7 Ways To Find Your Center When You Feel Adrift

More often than not, life in your twenties can feel like a mess of anxiety, confusion and unanswered questions. In reality, people of every age experience this feeling of being lost and losing sight of who they are.

Even though you may feel like you're aimlessly drifting from one day to the next, it's important to remember that it is possible to find your way back. In fact, you were never really lost in the first place — just transitioning from one phase to another.

But we get it. Right now, you feel lost. And that's pretty much the only thing you can focus on these days. When this feeling hits, looking forward is key. Take your mind out of your present unrest and zero in on the steps you can take to lead you back to your center.

Remember: You're not broken — you're just transitioning.

Here are seven ways to make sure that this transition doesn't last forever.

1. Take a trip home and let your parents do their job.

When you don't live near family it's easy to feel a little disconnected. Plan a weekend to jet home for a little R&R. Whether they're helping put things in perspective or providing an objective point-of-view on a situation you're dealing with, your parents — not to mention your grandparents, uncles, aunts, siblings and cousins — can help bring much-needed clarity to your life.

Plus, you're guaranteed to leave feeling refreshed after spending quality time with the people who love you most.

2. Invest in your health.

Most of us forget that our physical health is tied to our emotional health. When you're feeling lost, it's easy to slip into a habit of not taking care of yourself. But you may find that putting a little more effort into your wellness is just what you need right now, especially if you're feeling anxious or depressed: Countless studies have shown that exercise can improve your mood, reduce stress and help you sleep better, among other positive outcomes.

So, take that run, start being better about going to the doctor, eat more healthful foods and remember that you come first, no matter what you're going through.

3. Set some long-term goals.

When you're hustling to get everything done on a daily basis, it's inevitable that there will be times when you lose sight of the big picture. But here's the thing: Looking toward the future is a great way to get yourself back on track.

Take some time and think about where you want to be in five years. Whether it's studying a subject you love in grad school, working in a different industry or simply living a healthier lifestyle, establishing a specific goal will give you something to aim for.

And once you have a goal in mind, all you need to do is break it down into a handful of short-term changes that will help you get there over time. You'll feel more structured, so the next time your life starts to feel chaotic, you'll be able to take a step back and find comfort knowing you've got a plan.

4. Reconnect with an old friend.

Is there a better feeling than retelling old stories with a friend you've known for years? Spending time with someone who knows the real you is a surefire way to get back to the core of who you are. Whether it's a video chat, a phone call or a coffee date, reach out to one of your OG pals and throw it back to the old days.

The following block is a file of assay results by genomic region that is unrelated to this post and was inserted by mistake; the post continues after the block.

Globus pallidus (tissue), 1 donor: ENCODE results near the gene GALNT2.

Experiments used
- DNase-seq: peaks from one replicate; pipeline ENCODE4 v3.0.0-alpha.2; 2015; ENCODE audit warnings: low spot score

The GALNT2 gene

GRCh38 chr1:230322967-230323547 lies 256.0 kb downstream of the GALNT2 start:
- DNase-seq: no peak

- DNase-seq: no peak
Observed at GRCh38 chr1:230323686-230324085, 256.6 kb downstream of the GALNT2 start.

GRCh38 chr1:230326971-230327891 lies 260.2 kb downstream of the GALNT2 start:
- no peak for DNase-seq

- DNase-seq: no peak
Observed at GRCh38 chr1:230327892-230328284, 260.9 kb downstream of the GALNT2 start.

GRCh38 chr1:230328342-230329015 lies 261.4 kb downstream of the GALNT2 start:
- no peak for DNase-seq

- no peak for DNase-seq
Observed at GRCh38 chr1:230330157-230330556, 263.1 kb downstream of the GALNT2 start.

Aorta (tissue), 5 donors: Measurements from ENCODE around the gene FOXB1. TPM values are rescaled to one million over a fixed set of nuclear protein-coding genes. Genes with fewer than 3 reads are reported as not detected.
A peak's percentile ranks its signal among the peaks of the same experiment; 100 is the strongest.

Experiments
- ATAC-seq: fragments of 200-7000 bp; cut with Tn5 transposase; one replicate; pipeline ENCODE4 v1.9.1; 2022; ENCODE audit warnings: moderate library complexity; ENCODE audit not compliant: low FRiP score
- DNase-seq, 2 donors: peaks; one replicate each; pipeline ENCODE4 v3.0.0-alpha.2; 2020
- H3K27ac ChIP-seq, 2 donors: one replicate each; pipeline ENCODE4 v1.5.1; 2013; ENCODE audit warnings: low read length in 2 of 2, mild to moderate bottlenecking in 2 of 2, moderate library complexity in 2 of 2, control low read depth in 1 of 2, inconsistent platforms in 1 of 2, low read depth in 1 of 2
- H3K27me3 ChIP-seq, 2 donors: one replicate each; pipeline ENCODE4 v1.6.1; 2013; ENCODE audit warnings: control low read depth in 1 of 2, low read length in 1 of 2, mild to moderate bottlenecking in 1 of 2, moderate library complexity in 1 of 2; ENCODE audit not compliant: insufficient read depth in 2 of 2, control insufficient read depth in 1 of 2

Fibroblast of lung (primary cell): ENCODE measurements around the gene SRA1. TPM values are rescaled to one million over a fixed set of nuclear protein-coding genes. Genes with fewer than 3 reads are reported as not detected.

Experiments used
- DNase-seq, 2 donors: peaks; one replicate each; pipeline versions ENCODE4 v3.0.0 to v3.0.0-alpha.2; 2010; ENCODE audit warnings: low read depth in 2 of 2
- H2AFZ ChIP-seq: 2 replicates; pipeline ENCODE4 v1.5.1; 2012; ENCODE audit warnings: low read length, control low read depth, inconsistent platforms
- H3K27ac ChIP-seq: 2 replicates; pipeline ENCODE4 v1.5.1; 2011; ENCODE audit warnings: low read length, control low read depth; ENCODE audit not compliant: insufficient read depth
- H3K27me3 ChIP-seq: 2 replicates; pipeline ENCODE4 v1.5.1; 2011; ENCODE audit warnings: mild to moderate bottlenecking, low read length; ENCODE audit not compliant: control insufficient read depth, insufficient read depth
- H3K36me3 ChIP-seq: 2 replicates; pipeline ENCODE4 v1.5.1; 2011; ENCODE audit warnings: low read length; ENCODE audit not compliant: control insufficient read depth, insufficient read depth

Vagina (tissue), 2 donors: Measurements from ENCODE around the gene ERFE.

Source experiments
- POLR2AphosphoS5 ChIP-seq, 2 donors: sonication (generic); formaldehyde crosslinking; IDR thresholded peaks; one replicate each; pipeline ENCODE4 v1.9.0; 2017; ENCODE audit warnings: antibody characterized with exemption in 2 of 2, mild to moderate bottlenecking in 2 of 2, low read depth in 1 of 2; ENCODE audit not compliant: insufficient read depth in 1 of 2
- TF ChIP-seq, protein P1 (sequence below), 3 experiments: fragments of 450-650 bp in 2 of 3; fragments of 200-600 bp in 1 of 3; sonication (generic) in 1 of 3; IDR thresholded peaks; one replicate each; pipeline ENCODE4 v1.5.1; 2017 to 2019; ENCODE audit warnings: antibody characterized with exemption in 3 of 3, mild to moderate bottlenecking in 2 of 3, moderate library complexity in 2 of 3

Though you can't control many aspects of your life, you can control whom you spend your time with. Make an effort to surround yourself with positive friends who understand you better than anyone — you'll be glad you did.

5. Detox your social media life.

In today's world of digital baby announcements and wedding hashtags, it's impossible not to get caught up in other people's seemingly perfect lives while yours feels harder and harder to figure out.

Put some guidelines on your social media use: Remove any users who make you feel down about where you are in life — this might mean taking an extended vacation from certain apps — and reduce the amount of time you spend staring at screens. You'll be happier. Trust me.

6. Volunteer.

Your mom was right when she told you that doing something nice for someone else will make you feel better about yourself. Instead of focusing on YOUR life's unanswered questions, turn that attention outward and spend some time giving back.

Walk dogs at a shelter, serve dinner at a soup kitchen or raise awareness about a cause you believe in — you'll be surprised how quickly you gain a little perspective and clarity about your own situation. If you're in need of some inspiration, you can find volunteer opportunities here.

7. Cut out the negativity.

When you're feeling off base, you definitely don't need external factors bringing you down. More often than not, these “factors” are people — co-workers, friends, even loved ones brimming with negativity. Even when it's not directed at you, this pessimism is so contagious that it doesn't take long to start rubbing off on you.

Even though your life might be going great, when you're surrounded by negative people it's easy to trick yourself into finding problems where there are none. And when you start focusing on the wrong kinds of things, your anxiety is sure to go up, which distorts your sense of perspective.

So, practice positive thinking, and make it a point to spend time with people who uplift you. These are the types of interactions that will anchor you on your journey back to yourself.